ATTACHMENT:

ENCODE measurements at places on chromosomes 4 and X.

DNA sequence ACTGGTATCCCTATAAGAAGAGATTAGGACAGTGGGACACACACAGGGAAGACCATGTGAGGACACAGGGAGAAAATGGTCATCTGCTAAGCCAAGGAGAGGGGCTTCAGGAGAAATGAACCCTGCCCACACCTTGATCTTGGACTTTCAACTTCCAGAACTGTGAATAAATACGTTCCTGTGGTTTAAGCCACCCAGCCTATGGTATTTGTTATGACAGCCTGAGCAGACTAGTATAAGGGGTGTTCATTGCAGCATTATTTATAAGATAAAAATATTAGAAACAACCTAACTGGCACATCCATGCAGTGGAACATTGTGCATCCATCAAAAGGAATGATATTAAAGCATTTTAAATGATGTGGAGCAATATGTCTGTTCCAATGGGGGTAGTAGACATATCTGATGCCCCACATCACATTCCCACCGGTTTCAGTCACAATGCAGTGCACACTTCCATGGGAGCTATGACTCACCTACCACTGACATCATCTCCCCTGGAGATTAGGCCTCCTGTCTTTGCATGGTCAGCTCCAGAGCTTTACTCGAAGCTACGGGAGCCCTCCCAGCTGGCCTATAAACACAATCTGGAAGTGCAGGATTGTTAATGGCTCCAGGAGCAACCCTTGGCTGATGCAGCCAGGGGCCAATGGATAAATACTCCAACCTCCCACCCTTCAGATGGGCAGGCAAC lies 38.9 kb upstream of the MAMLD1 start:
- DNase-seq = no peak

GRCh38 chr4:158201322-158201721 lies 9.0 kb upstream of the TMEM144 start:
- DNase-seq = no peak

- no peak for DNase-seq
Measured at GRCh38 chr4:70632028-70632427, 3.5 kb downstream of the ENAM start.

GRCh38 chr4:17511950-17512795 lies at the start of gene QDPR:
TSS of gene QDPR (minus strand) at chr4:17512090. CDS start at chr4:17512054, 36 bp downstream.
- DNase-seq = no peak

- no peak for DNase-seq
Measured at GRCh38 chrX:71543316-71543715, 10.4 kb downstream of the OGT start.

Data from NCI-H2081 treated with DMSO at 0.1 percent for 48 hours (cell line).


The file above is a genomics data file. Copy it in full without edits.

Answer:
ENCODE measurements at places on chromosomes 4 and X.

DNA sequence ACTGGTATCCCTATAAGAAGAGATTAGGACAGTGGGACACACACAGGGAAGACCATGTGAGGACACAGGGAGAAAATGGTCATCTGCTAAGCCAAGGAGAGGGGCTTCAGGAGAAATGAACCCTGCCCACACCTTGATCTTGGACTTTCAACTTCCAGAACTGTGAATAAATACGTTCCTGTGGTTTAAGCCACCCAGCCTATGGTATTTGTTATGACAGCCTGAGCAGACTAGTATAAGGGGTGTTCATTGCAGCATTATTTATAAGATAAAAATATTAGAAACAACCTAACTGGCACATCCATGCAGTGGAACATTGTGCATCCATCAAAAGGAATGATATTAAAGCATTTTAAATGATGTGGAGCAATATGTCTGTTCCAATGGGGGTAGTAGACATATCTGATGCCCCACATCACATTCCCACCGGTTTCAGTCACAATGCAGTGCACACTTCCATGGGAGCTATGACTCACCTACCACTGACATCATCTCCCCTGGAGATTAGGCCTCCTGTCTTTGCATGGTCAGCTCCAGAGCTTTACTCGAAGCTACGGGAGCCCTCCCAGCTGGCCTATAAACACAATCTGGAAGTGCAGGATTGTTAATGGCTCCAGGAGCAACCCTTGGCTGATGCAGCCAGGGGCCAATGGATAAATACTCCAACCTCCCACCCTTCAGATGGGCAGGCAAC lies 38.9 kb upstream of the MAMLD1 start:
- DNase-seq = no peak

GRCh38 chr4:158201322-158201721 lies 9.0 kb upstream of the TMEM144 start:
- DNase-seq = no peak

- no peak for DNase-seq
Measured at GRCh38 chr4:70632028-70632427, 3.5 kb downstream of the ENAM start.

GRCh38 chr4:17511950-17512795 lies at the start of gene QDPR:
TSS of gene QDPR (minus strand) at chr4:17512090. CDS start at chr4:17512054, 36 bp downstream.
- DNase-seq = no peak

- no peak for DNase-seq
Measured at GRCh38 chrX:71543316-71543715, 10.4 kb downstream of the OGT start.

Data from NCI-H2081 treated with DMSO at 0.1 percent for 48 hours (cell line).